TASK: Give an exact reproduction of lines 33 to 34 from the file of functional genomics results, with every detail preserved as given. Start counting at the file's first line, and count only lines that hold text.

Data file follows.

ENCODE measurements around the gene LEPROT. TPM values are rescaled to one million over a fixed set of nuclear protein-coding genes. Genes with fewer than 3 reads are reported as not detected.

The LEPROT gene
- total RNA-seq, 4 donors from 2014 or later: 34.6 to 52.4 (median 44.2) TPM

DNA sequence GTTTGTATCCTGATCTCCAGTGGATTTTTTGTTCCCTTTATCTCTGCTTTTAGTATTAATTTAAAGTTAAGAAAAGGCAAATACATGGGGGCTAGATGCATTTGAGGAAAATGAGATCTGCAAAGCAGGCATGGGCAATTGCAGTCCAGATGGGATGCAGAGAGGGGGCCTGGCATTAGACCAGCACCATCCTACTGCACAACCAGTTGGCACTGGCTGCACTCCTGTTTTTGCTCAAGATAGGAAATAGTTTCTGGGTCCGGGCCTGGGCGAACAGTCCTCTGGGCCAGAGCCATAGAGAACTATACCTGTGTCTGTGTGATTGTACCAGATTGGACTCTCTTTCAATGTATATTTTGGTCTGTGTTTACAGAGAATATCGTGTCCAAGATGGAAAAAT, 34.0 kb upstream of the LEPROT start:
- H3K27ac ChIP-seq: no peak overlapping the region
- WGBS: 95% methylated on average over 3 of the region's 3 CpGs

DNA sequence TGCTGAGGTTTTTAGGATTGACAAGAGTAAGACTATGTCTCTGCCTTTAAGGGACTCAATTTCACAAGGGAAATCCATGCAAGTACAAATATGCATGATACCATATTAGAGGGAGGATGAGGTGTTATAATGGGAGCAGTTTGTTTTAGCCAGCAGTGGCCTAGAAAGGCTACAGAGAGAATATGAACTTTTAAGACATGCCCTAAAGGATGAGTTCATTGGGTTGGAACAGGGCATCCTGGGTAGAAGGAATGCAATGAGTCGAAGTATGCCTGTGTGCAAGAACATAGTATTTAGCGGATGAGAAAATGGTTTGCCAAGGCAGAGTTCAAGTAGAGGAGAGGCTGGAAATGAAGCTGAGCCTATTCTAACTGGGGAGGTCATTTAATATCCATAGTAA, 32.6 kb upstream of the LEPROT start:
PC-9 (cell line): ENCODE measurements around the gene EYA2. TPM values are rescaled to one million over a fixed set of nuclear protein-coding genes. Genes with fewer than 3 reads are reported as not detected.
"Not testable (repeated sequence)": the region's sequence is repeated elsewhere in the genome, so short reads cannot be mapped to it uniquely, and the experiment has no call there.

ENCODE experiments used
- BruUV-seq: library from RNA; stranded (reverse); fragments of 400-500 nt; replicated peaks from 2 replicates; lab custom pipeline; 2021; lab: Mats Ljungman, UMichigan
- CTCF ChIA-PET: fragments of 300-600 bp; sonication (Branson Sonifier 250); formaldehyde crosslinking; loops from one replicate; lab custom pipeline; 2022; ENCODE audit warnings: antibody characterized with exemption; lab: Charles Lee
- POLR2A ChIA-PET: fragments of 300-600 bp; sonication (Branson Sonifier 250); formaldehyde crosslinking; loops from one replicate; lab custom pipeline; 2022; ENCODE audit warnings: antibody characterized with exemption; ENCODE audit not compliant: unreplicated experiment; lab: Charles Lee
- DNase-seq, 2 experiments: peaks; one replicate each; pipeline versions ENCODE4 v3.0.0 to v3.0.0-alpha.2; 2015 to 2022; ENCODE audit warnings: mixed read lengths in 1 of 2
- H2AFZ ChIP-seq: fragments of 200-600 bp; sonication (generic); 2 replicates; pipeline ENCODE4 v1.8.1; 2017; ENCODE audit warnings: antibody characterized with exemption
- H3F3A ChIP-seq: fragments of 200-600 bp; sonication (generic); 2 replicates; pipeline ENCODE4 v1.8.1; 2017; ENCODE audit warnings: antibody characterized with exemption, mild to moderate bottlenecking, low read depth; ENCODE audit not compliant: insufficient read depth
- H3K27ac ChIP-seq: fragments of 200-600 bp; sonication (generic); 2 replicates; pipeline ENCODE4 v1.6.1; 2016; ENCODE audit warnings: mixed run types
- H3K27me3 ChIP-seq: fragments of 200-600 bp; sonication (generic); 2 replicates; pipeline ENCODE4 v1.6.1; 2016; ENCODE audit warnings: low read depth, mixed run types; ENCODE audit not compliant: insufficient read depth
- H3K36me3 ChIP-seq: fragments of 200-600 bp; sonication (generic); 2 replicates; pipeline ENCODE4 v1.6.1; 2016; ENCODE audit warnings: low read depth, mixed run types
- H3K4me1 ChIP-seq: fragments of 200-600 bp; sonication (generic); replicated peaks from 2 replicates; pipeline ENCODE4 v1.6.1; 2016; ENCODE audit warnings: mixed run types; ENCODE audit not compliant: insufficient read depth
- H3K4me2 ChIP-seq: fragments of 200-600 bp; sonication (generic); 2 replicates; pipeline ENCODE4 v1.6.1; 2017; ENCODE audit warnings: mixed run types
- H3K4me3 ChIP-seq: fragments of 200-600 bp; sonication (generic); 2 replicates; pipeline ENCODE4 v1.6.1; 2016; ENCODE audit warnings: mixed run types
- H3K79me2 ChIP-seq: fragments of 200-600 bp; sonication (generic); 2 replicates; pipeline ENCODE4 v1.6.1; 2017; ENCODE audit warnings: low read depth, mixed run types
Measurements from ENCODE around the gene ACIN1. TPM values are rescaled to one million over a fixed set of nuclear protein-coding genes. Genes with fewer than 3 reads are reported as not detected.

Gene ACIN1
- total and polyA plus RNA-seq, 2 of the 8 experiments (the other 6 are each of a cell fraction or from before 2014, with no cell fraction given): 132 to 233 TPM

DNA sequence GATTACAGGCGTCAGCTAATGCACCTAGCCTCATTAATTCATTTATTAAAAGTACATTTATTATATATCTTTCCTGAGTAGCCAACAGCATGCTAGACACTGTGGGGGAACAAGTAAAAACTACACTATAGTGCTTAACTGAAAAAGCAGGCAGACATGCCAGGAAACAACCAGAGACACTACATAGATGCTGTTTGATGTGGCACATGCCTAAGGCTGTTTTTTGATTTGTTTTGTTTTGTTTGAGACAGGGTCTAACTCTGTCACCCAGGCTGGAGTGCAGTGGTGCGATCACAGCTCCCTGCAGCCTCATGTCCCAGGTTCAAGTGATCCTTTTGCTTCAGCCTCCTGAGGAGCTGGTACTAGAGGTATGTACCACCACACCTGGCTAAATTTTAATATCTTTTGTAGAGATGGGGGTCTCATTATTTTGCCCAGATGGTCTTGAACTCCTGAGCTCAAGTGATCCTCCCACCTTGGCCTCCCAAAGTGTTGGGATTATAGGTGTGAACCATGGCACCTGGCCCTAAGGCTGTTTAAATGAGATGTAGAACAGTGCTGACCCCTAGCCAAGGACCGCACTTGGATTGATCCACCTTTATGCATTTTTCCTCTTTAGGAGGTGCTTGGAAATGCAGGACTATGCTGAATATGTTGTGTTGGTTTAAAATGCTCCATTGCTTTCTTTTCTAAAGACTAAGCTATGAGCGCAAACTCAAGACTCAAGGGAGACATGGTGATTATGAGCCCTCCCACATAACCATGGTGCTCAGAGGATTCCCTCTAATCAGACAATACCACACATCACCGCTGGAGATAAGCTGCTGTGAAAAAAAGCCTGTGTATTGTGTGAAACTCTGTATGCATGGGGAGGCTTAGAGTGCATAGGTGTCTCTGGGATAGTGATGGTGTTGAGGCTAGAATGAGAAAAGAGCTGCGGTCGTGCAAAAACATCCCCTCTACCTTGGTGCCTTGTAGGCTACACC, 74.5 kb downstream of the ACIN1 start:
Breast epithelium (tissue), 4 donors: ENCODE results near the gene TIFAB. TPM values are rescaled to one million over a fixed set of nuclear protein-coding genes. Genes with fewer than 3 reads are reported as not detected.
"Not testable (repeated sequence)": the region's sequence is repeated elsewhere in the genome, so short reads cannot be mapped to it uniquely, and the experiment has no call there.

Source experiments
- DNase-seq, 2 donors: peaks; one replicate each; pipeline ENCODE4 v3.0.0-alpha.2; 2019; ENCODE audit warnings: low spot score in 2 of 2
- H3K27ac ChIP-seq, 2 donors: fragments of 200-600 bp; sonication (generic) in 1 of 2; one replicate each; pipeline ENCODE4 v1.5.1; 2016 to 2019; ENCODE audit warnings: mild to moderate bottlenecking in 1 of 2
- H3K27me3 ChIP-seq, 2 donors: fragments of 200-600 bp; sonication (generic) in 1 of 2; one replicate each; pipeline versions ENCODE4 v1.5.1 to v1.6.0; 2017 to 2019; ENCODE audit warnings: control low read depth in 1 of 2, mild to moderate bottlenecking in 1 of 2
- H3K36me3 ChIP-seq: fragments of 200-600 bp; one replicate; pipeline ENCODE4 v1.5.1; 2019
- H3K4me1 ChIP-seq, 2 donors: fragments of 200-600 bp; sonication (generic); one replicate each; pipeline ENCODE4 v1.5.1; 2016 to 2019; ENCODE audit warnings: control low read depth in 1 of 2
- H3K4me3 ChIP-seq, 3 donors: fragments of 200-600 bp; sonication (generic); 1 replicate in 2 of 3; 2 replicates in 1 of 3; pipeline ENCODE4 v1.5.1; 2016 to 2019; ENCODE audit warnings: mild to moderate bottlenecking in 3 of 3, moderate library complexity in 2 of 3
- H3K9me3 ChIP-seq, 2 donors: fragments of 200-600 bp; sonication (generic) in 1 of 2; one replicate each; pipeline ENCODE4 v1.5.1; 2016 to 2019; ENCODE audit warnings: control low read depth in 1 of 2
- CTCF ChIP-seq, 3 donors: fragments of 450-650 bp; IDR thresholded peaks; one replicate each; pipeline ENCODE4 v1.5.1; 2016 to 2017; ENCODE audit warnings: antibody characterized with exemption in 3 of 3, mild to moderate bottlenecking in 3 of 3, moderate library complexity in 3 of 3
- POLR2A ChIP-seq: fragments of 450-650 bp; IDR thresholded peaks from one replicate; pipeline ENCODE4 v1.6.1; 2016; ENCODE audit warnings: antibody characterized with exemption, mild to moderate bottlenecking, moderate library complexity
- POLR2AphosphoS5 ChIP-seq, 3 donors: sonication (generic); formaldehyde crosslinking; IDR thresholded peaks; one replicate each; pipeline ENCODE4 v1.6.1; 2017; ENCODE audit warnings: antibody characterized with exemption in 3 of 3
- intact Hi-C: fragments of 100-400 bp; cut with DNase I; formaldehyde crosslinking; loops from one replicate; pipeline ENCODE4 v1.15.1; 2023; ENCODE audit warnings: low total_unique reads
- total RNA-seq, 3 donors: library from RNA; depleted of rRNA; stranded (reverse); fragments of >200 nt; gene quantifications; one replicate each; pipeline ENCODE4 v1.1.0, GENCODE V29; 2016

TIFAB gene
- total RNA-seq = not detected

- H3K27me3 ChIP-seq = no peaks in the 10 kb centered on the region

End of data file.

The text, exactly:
- H3K27me3 ChIP-seq, 2 donors: fragments of 200-600 bp; sonication (generic) in 1 of 2; one replicate each; pipeline versions ENCODE4 v1.5.1 to v1.6.0; 2017 to 2019; ENCODE audit warnings: control low read depth in 1 of 2, mild to moderate bottlenecking in 1 of 2
- H3K36me3 ChIP-seq: fragments of 200-600 bp; one replicate; pipeline ENCODE4 v1.5.1; 2019